Mediatomb makes your PS3 finally useful.

Ca 8 months ago I bought a Playstation 3. I was fascinated by its ‘supercomputer in a box’ claims, found Cell technology mildly interesting and it’s been a long time since I’ve been playing a good first person shooter. As Amazon had a good deal that included “Resistance: Fall of Man” I had this magnificent geek box sitting next to my TV in no time.

If you look at it objectively, it really does offer a lot for its moderate price: it can play Blue Ray, DVDs, CDs and all sort of other discshaped things, USB keys, can hook up to your Ipod and all other sort of things. It does Bluetooth, Wifi and, crucially, has uPNP capabilities: for those non-Geeks out there it means it can play movies and sound files that are lying on other computers around the house by the virtue of wifi.

In the past I managed to get this done thanks to my single Windows machine in the house, but who wants to have one of those monsters on, wasting electricity all the time. Now, thanks to Ubuntu, the AspireOne and Mediatomb this is all much more elegantly organised:

As the AspireOne is only fired up for work at home (it never ends, you know) my need for a decent musical background begins exactly at the same time. With the PS3 hooked up to a decent pair of speakers this is (though of course not hi end, due to the fact that the music on the Aspireone is encoded in some sort of compression format) an easy way to put my 28 GB music collection to use. Mediatomb is surprisingly easy to install and configure for a Linux product concocted by without doubt very nerdy but ultimately nice gentlemen (just look at the guy who looks after Rhythmbox for Gnome. You wouldn’t even mind living next to him. And that’s a big compliment for your average Gnome coder).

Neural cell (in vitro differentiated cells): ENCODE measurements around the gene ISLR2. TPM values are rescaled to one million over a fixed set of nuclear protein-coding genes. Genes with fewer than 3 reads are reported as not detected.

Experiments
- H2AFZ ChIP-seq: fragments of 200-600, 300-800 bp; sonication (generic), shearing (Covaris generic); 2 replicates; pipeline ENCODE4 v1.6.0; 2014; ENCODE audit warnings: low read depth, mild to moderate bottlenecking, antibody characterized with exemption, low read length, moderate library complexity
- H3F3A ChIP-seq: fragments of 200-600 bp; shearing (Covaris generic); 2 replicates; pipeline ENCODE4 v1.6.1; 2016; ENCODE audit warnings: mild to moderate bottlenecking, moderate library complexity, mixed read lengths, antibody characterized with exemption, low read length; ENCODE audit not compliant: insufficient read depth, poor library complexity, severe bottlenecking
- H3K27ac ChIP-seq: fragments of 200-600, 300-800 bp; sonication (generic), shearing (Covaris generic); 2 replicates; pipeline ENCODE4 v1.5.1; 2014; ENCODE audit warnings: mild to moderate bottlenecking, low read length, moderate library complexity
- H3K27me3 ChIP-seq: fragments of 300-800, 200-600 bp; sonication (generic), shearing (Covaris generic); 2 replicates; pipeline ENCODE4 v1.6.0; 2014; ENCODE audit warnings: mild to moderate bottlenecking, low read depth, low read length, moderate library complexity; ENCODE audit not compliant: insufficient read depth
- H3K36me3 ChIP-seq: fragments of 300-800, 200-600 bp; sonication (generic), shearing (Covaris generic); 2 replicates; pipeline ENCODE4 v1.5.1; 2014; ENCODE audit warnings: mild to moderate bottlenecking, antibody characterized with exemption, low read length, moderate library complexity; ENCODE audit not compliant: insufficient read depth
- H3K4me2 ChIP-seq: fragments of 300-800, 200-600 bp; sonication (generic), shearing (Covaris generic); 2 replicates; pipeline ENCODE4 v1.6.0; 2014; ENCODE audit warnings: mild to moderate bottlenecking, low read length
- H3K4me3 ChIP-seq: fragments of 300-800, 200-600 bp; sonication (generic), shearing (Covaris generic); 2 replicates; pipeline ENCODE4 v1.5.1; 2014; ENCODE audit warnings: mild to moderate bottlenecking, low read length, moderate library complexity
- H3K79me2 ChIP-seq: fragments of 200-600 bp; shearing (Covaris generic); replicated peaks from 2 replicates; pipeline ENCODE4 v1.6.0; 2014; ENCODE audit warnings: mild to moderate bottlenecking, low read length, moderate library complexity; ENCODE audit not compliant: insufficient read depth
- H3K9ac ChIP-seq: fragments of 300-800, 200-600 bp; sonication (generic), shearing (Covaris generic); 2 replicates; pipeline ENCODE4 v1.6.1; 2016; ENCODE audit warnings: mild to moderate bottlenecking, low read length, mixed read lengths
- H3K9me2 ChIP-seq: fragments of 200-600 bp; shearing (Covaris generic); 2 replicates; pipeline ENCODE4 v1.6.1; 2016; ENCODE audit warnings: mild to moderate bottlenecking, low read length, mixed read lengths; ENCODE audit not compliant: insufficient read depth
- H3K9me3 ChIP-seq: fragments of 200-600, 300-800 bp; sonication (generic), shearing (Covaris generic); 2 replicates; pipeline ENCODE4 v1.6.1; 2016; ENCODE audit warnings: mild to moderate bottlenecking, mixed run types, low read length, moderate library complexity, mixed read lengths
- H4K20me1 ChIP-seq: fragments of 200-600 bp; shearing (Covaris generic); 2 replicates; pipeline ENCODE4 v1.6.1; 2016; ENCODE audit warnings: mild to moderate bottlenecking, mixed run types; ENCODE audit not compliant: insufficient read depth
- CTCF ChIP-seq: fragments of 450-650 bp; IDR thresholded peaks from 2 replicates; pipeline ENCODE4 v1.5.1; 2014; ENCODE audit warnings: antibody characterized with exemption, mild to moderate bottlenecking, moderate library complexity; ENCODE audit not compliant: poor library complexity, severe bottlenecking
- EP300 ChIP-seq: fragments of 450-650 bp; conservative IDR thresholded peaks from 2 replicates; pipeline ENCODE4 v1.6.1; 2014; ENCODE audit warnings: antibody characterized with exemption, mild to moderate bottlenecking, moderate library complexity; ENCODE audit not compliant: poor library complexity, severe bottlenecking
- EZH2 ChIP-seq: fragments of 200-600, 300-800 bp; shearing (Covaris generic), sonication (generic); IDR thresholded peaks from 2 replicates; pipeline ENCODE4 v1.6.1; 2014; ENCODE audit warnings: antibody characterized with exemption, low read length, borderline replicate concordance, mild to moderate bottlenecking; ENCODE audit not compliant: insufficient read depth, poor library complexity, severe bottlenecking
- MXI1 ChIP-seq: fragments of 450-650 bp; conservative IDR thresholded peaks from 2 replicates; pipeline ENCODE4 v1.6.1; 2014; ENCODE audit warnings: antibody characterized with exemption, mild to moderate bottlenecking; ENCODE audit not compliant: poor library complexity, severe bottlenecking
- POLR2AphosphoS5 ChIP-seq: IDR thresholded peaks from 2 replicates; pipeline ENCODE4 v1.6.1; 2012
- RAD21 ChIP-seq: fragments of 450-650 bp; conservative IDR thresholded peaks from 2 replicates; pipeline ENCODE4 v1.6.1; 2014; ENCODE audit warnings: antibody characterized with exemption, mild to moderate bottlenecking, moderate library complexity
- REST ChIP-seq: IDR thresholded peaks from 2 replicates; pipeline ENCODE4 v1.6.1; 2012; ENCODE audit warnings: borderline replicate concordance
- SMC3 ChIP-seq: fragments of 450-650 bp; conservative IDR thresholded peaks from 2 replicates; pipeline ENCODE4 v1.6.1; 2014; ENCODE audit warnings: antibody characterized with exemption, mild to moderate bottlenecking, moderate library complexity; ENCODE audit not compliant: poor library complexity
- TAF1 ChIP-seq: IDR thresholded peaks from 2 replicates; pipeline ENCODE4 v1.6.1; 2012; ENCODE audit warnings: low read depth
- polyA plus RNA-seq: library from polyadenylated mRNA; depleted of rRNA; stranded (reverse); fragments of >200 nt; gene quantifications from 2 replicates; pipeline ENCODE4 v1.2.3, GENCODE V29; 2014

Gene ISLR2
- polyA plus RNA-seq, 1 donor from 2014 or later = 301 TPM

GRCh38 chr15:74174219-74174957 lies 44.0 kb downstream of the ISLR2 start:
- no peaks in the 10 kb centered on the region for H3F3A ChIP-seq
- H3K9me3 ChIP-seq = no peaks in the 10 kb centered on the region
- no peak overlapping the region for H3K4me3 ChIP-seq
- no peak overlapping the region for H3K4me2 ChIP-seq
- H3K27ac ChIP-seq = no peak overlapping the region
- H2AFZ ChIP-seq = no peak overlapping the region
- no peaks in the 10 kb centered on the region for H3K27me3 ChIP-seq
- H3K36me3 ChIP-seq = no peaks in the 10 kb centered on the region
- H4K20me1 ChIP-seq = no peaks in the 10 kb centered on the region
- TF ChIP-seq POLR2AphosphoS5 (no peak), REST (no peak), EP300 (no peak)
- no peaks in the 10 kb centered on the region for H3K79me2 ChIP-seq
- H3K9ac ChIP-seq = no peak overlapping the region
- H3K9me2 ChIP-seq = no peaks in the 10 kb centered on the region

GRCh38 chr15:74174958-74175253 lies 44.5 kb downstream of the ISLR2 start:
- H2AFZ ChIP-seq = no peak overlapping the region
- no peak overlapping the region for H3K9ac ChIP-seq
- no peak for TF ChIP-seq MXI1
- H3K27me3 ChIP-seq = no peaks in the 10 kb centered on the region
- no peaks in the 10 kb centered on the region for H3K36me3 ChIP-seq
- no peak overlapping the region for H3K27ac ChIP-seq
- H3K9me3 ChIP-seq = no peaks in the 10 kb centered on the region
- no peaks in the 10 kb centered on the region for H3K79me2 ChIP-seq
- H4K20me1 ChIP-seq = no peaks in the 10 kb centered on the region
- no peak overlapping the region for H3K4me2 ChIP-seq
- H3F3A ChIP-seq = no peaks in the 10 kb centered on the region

This is of course not perfect, and I am aware of the acute lack of proper, non-encoded tunes in my household. There is still the matter of 450 vinyl records stored away in a warehouse in Ilford, but before I could peruse these again I have to source a decent amp, a set of proper electrostatic speakers and dig out my Thorens turntable, so that will take a bit.

In the meantime I am quite happy to enjoy Charlie Parker in mildly compressed form.

Sometimes even music reproduction is being hit by compromise.

Tough. I know.